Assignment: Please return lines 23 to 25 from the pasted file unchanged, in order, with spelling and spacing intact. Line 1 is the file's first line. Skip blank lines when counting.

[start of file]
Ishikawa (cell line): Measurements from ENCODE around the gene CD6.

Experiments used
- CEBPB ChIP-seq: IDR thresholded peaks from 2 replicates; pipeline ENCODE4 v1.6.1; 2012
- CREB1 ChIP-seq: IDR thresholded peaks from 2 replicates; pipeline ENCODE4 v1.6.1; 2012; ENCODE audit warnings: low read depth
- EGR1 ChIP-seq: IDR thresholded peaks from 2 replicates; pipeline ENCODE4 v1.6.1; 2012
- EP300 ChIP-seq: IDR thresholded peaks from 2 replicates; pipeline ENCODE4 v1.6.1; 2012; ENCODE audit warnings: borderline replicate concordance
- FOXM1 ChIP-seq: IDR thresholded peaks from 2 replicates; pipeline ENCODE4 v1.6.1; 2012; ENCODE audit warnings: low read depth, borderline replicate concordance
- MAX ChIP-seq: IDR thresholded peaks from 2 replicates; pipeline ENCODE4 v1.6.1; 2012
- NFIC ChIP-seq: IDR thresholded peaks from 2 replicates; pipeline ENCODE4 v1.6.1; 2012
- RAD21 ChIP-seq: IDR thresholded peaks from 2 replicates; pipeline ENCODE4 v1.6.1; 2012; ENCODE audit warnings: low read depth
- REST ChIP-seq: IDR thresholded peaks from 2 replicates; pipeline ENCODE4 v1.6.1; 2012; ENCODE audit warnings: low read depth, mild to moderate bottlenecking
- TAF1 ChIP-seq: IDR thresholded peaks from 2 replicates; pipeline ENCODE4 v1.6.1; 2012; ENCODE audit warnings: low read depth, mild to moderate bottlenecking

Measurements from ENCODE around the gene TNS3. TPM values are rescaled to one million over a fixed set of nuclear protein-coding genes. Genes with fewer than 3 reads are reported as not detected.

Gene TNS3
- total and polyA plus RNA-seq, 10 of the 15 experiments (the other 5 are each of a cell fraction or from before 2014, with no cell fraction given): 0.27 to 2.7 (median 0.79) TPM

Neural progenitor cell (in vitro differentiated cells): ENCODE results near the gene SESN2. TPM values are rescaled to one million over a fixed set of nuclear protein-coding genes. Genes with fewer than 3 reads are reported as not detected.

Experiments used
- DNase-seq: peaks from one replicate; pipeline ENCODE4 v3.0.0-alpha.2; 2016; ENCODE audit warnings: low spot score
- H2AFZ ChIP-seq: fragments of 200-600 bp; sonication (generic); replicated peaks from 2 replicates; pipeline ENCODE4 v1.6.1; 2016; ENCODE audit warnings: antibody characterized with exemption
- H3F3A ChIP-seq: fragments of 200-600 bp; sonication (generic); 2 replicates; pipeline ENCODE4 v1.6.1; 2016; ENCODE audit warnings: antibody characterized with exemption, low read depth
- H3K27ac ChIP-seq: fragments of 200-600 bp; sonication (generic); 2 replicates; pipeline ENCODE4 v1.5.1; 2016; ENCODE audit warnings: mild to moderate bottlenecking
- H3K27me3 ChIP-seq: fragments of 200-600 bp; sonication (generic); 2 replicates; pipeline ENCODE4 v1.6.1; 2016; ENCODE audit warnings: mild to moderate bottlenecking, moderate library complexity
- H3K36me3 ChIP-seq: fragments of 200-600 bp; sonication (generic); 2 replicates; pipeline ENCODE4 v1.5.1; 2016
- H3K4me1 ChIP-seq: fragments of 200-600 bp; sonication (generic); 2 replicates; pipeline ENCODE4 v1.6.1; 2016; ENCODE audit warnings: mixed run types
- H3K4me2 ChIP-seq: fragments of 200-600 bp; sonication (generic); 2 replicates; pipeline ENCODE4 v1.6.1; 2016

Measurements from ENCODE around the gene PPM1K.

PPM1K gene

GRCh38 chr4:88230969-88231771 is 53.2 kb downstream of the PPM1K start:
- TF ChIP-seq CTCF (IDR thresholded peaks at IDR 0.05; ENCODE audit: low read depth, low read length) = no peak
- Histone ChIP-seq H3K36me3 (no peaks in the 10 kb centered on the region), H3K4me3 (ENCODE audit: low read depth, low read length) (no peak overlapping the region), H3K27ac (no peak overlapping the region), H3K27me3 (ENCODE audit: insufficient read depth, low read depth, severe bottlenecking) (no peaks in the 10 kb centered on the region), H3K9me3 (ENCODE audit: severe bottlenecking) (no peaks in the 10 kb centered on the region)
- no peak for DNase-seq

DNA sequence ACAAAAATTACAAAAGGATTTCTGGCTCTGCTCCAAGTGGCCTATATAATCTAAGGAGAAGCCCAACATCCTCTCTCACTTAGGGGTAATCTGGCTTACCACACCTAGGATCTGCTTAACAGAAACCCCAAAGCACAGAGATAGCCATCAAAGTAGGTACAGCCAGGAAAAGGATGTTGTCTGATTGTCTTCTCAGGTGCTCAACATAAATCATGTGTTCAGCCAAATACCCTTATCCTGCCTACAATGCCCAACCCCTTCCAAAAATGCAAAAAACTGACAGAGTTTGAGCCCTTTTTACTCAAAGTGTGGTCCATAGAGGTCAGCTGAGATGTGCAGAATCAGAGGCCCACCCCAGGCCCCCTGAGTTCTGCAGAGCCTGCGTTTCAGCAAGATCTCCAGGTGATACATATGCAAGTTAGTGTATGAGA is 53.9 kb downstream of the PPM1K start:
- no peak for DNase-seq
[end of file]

- H3K36me3 ChIP-seq: fragments of 200-600 bp; sonication (generic); 2 replicates; pipeline ENCODE4 v1.5.1; 2016
- H3K4me1 ChIP-seq: fragments of 200-600 bp; sonication (generic); 2 replicates; pipeline ENCODE4 v1.6.1; 2016; ENCODE audit warnings: mixed run types
- H3K4me2 ChIP-seq: fragments of 200-600 bp; sonication (generic); 2 replicates; pipeline ENCODE4 v1.6.1; 2016